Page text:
What’s your sweet spot?
Can you answer this question? Whether you are an Uber driver or a Fortune 500 CEO, if you aren’t currently exercising your strengths in your position, then you haven’t fully tapped into your potential. With a few tweaks here and there, you could be living everyday right in the pocket of the very thing you were made to do.
With his company, Greenhouse Culture, Steve Perkins has committed his life to helping people, organizations and companies develop a culture that enables them to thrive and really make an impact. No matter the level of business, this all starts with the same denominator; finding your sweet spot. What makes you come alive? What really energizes you? Greenhouse Culture exists to...
“help people understand what is that sweet spot of their strengths and passions and how they are uniquely wired.” And then to “help them learn to be aware of that and how to put that into practice.”
This simple idea has surprising results as people are often not as self-aware as they would like to believe. But through testing and learning, it is possible for leaders to put their people in the right seats on the bus that increases motivation and enhances their experience within a company.
Perkins was naturally inquisitive as a child, always inventing and tinkering with things. He was wired to be curious and somehow would always try to push whatever he was toying with to see what it was capable of. His career initially began in mechanical engineering for a high tech company. While it was exciting to be doing projects for national labs and the department of defense, he found himself sitting in meeting after meeting studying his co-workers, more than being invested in what the topic was. He could feel himself being drawn more to the culture aspect of organizations and really began to notice that he was surrounded with people who were not tapping into their full potential. This ongoing nudge within him to understand people and how to help them really find joy and love in what they do, becoming his driving force and soon Greenhouse Culture was created.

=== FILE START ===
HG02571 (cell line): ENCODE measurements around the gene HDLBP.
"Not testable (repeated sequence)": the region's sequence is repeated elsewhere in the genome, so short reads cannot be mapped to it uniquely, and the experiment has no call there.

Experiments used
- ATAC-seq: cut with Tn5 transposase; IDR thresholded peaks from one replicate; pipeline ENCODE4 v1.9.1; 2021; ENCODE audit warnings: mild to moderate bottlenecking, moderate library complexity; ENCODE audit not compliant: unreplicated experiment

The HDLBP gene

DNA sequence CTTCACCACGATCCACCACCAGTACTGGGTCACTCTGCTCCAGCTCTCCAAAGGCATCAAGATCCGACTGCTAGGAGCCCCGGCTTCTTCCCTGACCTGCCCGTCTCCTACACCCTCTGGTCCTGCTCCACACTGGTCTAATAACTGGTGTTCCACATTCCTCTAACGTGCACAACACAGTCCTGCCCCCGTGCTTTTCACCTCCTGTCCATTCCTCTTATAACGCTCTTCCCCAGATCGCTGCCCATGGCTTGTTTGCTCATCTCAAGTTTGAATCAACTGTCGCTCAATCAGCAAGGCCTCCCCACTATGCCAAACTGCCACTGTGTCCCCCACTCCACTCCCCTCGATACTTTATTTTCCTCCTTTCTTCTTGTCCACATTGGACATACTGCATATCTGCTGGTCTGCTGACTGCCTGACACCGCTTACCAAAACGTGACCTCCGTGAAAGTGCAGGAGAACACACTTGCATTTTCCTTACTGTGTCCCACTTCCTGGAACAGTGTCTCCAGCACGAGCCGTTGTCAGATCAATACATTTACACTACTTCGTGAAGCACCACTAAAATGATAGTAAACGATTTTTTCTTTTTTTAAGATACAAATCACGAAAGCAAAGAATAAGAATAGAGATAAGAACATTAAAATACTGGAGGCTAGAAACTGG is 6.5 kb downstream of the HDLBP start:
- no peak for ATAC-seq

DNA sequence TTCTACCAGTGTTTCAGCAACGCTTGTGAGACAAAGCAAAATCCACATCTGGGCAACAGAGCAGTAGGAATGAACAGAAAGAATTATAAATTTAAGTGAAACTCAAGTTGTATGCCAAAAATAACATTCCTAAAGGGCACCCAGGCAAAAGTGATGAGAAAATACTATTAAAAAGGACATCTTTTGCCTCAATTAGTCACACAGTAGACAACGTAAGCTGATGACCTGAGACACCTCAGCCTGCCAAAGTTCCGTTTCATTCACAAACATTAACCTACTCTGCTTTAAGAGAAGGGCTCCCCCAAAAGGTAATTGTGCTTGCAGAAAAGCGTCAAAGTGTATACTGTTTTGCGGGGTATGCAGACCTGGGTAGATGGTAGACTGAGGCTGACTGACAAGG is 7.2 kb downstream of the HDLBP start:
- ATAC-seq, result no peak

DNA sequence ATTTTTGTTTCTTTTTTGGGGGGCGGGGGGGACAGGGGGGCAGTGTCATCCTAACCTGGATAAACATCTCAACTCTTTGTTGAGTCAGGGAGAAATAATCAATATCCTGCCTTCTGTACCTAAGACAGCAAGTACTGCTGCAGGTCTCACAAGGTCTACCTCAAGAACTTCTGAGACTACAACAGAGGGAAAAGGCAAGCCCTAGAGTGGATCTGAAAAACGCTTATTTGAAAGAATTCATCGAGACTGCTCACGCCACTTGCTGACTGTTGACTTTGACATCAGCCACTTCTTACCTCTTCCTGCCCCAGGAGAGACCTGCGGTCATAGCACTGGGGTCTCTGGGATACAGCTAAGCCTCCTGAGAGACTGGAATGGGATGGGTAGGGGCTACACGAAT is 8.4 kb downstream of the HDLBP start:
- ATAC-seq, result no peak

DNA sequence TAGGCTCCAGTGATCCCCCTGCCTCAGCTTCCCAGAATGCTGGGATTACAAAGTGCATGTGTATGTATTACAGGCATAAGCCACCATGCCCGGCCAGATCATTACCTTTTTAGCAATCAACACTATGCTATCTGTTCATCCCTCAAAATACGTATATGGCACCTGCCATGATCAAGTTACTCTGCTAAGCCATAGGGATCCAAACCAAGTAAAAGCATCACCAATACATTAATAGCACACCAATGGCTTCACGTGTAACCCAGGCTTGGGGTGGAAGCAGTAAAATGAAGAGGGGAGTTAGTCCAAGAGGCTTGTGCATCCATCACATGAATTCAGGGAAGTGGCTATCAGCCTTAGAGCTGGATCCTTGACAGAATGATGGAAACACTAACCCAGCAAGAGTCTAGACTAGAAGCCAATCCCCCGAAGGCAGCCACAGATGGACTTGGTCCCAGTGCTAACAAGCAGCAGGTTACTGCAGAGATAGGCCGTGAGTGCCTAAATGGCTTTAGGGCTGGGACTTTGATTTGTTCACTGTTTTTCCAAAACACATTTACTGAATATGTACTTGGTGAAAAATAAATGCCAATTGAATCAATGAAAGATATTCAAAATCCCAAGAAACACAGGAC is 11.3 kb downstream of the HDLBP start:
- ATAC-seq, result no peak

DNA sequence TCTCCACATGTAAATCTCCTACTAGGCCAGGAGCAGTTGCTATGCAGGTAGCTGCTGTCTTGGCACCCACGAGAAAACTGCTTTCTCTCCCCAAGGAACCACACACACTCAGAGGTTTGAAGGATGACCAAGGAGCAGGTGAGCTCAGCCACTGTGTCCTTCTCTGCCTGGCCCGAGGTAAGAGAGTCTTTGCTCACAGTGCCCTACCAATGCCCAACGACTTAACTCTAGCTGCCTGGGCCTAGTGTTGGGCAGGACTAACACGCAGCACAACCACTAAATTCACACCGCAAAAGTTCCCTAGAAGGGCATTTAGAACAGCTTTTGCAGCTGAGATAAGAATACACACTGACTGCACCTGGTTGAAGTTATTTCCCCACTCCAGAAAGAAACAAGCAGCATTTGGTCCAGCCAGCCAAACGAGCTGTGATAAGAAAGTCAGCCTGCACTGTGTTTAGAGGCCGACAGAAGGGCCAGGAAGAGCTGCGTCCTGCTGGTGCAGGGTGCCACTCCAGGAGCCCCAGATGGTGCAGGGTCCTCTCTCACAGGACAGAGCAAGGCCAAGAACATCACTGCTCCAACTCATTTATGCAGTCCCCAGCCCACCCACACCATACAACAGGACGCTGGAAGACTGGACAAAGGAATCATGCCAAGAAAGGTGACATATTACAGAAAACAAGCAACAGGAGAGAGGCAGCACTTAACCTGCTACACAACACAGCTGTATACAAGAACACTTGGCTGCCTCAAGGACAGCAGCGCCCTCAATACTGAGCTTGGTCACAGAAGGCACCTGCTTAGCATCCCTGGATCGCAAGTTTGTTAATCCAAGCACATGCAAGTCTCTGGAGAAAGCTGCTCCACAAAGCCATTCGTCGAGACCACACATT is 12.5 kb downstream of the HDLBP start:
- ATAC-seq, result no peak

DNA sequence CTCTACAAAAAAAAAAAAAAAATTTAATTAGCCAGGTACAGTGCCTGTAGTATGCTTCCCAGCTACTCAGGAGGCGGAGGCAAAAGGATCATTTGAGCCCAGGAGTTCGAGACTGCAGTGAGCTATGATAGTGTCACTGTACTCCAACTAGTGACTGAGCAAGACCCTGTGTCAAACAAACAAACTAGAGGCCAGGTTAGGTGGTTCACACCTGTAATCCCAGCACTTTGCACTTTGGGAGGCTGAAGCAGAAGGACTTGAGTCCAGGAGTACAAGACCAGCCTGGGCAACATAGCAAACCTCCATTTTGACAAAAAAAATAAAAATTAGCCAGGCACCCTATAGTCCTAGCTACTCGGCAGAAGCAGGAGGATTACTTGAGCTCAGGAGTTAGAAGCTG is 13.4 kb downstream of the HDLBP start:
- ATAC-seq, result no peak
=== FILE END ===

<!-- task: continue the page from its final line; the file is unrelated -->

Although Steve was thrown into leadership positions at a fairly young age, he found it energizing because these opportunities tapped into the leadership bug he always felt he had. Naturally, he viewed the management of people like an experiment and used the resources around him to develop himself personally. Podcasts, books and even mentor relationships played a huge role in helping to develop his own leadership skills. Even now he considers himself a constant learner. Greatness to him means simply leaning into your calling. Steve admits that in his own life he struggled initially to even want to know it, and then became scared that he might miss that one thing he was made to do. But he firmly believes that each person’s calling is right in front of them. It’s the thing we’ve always been wired to do, and it’s extremely significant. We just have to tap into it and draw it out.
Steve believes the deficit to do that very thing, is one major flaw in the way that companies, and society in general, operate. People are encouraged to be good at everything, and if there is an area of weakness that can be identified, all extra time and energy should be spent to improving that weakness. The result is a generation of people working really hard to excel in areas that they just simply will never be great at. We are grooming individuals to be average and mediocre through this ideology.